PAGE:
1541P - A network monitoring program to improve safety and management in ambulatory chemotherapy unit

Date 28 September 2014
Event ESMO 2014
Session Poster Display session
Topics Supportive Measures
Bioethics, Legal, and Economic Issues
Presenter Florian Scotte
Citation Annals of Oncology (2014) 25 (suppl_4): iv517-iv541. 10.1093/annonc/mdu356
Authors F. Scotte1, R. Elaidi2, C. Thibault2, H. Aboudagga3, C. Gervais4, M. Kfoury4, B. Bonan5, J. Stevens2, V. Tual2, P. Leroy4, S. Oudard6
  • 1Medical Oncology And Supportive Care Unit, Hopital European George Pompidou, 75015 - Paris/FR
  • 2Oncology, hospital G.Pompidou, 75015 - paris/FR
  • 3Pharmacy, hospital G.Pompidou, 75015 - paris/FR
  • 4Supportive Cancer Care Unit, hospital G.Pompidou, 75015 - paris/FR
  • 5Pharmacy, Hopital Foch Service d'Oncologie, 92 - Suresnes/FR
  • 6Medical Oncology And Supportive Care Unit, Hospital G.Pompidou and Rene Descartes University, 75015 - Paris/FR



The PROCHE [Programme for optimisation of the chemotherapy network] initiative is an innovative oncology-monitoring program designed to reduce patient waiting time and chemotherapy wastage, ultimately improving patient care. Laboratory test results and side effects data are collected for patients in the PROCHE monitoring program 2 days prior to scheduled chemotherapy visits, allowing oncologists to confirm or delay each patient's chemotherapy.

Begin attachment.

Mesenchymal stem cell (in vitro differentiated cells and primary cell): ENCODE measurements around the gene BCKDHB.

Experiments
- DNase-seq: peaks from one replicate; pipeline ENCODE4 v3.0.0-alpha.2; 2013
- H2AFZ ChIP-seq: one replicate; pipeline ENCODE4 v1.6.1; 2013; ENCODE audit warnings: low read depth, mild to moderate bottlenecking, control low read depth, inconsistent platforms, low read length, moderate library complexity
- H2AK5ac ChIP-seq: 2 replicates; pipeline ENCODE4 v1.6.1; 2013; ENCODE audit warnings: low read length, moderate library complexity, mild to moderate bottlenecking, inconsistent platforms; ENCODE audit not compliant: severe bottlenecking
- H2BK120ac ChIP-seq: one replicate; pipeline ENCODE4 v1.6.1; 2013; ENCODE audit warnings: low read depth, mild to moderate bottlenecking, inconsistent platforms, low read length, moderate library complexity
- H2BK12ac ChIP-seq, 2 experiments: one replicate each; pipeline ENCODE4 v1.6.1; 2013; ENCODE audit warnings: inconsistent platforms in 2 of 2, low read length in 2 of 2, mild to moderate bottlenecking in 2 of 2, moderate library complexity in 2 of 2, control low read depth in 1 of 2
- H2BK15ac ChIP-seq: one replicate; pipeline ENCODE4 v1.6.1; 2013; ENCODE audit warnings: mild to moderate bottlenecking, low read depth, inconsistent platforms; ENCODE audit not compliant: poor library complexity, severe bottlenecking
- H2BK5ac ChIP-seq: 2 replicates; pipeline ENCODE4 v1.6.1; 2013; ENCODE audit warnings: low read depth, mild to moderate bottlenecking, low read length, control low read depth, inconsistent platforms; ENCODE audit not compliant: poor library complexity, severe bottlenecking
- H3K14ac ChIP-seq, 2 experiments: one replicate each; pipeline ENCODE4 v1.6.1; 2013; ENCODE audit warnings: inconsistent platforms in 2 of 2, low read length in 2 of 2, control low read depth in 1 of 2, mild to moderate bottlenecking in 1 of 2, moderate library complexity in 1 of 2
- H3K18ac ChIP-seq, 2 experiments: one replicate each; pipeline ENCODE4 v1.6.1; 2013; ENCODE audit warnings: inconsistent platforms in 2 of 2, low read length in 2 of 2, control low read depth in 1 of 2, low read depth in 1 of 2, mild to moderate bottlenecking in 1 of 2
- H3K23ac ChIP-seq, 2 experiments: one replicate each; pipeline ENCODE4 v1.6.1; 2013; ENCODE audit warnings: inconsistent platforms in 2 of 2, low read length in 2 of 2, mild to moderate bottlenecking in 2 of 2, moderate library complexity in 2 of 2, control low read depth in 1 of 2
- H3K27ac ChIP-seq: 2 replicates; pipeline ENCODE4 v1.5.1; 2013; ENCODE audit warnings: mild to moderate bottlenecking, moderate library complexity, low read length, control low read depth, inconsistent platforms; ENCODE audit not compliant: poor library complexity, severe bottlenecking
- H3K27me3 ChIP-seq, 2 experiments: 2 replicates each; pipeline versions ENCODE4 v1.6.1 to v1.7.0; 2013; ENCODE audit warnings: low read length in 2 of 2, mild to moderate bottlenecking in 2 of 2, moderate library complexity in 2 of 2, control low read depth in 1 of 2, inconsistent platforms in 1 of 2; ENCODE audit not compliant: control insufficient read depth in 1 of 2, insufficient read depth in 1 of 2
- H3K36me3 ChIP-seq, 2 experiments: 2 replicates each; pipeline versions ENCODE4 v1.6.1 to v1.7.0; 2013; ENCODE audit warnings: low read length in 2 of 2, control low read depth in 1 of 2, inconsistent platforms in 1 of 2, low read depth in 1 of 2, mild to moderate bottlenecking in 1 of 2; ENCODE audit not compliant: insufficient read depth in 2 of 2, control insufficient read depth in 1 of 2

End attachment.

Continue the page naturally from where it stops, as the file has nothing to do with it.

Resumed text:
This prospective study compared the program Data from patients entered in the PROCHE program with 513 control patients. Primary objective was to evaluate the evolution of delay between arrival and start of chemotherapy from 2008 to 2013. Secondary objectives were evolution of toxicity incidence and patient satisfaction along 4 years of activity. Incidence per year was compared using the Maentel-Haenszel Khi-2.


Between Oct 2008 and Dec 2013, 2 040 patients participated in the program, representing 21,920 scheduled chemotherapy. Results demonstrated significant reductions in mean hospital stay with a decrease of 53 min (116 min in 2008 compared to 63 min in 2013) allowing 30% activity enhancement to reach a 95% of patient satisfaction. Drug wastage was decreased by a factor 2 compared to another ambulatory chemotherapy department in the same hospital (5.4% vs 10.9%). Main adverse events (AE) incidence was collected on an ongoing basis (percentages are rounded to nearest integer). Fatigue was the most incident, with a decrease between 2009 and 2013, respectively 81% vs 54% (p < 0.0001). Incidence of other disorders also decreased following this program between 2009 and 2013: pain: 37% vs 21% (p < 0.0001); nausea: 21% vs 9% (p < 0.0001) and infection: 5% vs 3%, (p = 0.0008). Anticipating anti-cancer treatment adaptation as well as intervention of supportive team (pain, nutrition, psychological) in response to the PROCHE program, may explain these positive results.


the PROCHE initiative resulted in improved patient quality of care and improvement of hospital as well as pharmacy efficiency.


All authors have declared no conflicts of interest.